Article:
LA PASSEGGIATA: ANIMAL NEIGHBORS OF ARLINGTON
A wheatpaste mural by Eileen de Rosas
A stag leaps effortlessly over the Fox Branch Library doorway on Mass. Avenue, following a doe and her fawn dashing across the façade.
A family of bears ambles past the book drop—maybe there’s salmon or honey in there?
Three young foxes dash about, full of playful mischief, while their graceful mother smiles gently. Foxes are known to be good parents!
Where have these animals come from? The imagination and paintbrush of artist Eileen de Rosas, who just completed the final public art project organized by Arlington Public Art as part of the town’s BRT (Bus Rapid Transit) pilot project, an initiative designed to improve public transportation—specifically the buses that travel along Mass Avenue. Titled “La Passeggiata; Animal Neighbors of Arlington” this large scale installation brings expressive portraits of local wildlife to the Fox Branch Library; the title refers to an Italian tradition of a leisurely walk or stroll to gather and socialize with neighbors.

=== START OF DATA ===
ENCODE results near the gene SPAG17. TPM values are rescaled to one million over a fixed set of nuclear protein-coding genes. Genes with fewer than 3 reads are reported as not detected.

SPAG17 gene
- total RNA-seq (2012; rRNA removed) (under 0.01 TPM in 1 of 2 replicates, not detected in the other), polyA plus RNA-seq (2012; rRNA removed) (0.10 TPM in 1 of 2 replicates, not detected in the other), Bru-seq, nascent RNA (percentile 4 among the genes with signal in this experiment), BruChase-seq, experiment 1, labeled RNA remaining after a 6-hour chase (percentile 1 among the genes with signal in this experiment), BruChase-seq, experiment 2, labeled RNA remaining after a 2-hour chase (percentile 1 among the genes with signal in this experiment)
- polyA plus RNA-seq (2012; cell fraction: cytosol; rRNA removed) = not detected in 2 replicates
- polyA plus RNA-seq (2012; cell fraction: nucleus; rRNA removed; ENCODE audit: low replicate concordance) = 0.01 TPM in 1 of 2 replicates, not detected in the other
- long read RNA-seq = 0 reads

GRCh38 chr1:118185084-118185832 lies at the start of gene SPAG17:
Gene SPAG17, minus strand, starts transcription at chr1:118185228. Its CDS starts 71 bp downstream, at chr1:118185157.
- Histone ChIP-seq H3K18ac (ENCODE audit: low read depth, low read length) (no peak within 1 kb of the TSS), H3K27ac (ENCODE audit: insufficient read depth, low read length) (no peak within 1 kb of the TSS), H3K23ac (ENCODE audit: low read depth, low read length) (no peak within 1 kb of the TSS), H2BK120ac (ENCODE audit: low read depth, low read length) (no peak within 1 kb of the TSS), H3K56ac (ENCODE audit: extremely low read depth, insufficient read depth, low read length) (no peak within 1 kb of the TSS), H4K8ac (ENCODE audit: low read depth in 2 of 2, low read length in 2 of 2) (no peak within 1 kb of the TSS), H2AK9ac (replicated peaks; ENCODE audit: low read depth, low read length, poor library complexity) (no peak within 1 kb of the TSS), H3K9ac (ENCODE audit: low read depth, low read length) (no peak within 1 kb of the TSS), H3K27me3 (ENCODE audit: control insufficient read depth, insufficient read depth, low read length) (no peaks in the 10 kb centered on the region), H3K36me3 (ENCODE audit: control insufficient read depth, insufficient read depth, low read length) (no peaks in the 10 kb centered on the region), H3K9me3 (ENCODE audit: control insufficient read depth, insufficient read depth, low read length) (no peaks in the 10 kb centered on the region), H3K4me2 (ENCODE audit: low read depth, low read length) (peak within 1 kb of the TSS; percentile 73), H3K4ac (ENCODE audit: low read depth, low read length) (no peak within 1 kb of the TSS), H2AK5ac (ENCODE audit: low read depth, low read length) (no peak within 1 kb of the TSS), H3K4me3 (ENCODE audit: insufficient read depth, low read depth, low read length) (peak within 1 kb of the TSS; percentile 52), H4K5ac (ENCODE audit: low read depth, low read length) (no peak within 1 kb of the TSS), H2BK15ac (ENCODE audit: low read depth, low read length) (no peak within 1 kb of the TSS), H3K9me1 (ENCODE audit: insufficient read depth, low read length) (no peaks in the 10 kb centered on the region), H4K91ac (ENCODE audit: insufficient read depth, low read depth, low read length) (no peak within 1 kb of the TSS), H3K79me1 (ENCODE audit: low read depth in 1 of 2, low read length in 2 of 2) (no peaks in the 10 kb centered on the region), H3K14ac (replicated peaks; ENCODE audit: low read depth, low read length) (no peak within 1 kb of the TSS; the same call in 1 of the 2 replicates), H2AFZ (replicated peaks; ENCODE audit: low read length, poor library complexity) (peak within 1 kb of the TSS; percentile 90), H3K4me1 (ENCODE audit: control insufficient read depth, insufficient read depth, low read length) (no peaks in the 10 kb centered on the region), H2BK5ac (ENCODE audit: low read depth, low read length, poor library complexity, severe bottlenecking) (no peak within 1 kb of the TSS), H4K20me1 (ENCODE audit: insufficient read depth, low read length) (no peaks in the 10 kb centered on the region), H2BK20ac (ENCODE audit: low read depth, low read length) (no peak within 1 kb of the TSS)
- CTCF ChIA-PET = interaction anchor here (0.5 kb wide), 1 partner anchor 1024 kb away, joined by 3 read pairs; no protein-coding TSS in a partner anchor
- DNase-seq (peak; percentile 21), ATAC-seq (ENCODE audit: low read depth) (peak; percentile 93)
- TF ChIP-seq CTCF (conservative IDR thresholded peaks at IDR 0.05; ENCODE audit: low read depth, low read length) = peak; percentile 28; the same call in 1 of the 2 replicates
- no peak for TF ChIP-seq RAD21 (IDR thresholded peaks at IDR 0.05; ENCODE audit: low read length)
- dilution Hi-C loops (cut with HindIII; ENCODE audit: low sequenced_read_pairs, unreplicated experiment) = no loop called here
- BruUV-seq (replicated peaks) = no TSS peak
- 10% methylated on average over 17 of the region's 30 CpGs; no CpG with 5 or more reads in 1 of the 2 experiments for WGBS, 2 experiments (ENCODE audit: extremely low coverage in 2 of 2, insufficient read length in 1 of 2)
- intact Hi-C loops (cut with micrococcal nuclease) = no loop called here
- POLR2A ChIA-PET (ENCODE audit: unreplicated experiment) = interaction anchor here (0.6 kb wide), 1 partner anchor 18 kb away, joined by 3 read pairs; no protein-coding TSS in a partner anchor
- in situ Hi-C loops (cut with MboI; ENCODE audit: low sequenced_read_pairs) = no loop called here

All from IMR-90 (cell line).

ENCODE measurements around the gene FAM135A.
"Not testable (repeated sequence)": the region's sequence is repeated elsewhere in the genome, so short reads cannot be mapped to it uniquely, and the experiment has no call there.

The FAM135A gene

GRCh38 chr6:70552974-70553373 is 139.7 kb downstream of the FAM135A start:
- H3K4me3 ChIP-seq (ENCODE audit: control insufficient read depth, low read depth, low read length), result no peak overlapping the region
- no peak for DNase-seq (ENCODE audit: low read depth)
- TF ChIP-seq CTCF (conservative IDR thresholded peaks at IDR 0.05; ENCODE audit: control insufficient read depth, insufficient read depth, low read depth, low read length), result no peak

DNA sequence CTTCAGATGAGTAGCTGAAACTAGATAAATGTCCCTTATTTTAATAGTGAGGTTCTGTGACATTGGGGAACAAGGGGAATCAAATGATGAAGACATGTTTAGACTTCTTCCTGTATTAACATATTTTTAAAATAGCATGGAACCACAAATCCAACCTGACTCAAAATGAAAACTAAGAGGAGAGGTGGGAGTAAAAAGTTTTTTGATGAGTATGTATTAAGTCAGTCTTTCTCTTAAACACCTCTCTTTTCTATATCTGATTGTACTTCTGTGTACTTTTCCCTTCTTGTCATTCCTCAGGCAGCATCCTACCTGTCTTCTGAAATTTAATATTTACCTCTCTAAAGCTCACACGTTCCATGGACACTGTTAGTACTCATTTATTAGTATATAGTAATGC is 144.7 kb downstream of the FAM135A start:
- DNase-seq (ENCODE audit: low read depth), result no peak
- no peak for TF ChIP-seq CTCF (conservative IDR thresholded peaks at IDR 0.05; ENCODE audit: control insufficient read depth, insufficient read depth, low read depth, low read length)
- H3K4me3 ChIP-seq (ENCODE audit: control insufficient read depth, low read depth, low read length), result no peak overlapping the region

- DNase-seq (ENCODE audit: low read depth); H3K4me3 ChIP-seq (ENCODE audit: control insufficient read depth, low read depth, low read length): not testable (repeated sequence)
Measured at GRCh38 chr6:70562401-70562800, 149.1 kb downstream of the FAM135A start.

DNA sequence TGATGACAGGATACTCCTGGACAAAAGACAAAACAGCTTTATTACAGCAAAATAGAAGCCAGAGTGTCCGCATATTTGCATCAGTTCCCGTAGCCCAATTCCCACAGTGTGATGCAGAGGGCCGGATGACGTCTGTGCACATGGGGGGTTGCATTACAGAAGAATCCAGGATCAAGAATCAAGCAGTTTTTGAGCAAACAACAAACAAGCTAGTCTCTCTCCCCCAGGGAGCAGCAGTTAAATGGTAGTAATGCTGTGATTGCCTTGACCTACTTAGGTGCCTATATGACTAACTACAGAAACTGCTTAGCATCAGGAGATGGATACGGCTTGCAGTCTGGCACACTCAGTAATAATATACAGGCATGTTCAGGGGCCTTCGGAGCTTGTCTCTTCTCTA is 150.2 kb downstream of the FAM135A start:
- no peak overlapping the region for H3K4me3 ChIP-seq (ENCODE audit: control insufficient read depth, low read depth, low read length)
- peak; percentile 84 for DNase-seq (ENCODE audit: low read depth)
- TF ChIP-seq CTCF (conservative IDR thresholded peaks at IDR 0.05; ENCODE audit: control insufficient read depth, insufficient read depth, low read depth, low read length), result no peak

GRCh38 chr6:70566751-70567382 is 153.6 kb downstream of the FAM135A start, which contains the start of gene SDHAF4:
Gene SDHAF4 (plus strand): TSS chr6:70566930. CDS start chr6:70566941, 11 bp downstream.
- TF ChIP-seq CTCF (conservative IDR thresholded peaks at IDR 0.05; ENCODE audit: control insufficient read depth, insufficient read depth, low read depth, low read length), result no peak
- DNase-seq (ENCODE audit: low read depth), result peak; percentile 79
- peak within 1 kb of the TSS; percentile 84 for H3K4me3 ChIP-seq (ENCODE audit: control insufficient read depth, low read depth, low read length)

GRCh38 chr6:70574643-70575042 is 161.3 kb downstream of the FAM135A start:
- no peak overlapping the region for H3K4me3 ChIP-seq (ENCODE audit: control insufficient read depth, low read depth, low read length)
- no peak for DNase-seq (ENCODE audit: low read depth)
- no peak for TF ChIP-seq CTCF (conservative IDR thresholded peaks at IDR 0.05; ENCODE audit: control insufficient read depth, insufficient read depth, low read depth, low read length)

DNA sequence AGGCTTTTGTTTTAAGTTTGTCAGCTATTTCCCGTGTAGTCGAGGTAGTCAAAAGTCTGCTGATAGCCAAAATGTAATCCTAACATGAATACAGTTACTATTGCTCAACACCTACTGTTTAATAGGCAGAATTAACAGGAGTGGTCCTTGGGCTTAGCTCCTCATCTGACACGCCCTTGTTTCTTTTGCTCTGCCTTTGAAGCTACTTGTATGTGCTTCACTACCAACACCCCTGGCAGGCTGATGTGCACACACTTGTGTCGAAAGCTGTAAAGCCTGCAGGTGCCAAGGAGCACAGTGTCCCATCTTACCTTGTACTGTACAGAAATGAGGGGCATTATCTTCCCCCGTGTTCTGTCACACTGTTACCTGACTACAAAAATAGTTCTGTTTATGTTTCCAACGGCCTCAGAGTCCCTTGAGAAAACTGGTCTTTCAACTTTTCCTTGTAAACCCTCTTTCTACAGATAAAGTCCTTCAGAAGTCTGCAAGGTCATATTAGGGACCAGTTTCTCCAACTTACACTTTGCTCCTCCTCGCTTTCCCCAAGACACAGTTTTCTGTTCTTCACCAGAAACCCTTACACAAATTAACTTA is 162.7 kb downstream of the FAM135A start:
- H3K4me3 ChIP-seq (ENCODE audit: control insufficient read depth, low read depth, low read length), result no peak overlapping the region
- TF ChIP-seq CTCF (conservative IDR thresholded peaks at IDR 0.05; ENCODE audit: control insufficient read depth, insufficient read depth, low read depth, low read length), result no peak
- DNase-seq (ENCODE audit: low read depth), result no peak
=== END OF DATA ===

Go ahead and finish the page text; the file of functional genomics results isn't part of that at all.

According to Eileen, you don’t actually have to look very far to find animal families like these. She was inspired by a photo she saw of a mother bear with two cubs wandering through a suburban neighborhood. They might seem out of place at first, but the artwork reminds us that bear families need a home too. With forest habitat vanishing because of new development, more animals are likely to show up in areas where people live. If we want these beautiful and fascinating creatures to survive, we will have to figure out how to share space with them. After all, they were here first.
Eileen’s initial project for the BRT pilot was a colorful hand-painted design of animal portraits for the bus shelter across the street from Arlington High School, including a raccoon, skunk, rabbit, local birds, and even a small coyote.
“For the bus shelter,” Eileen explained, “I wanted to emphasize the animals that would benefit from more use of public transit. Local animals would have a better life with less car traffic on the roads. There would be fewer of them squished on the road, and more of them running around. Also, I enjoy anthropomorphizing the animals to a certain degree. They are commuting on foot! In the direction of the bus, toward Cambridge, they run. The raccoon, especially, is running late to work.”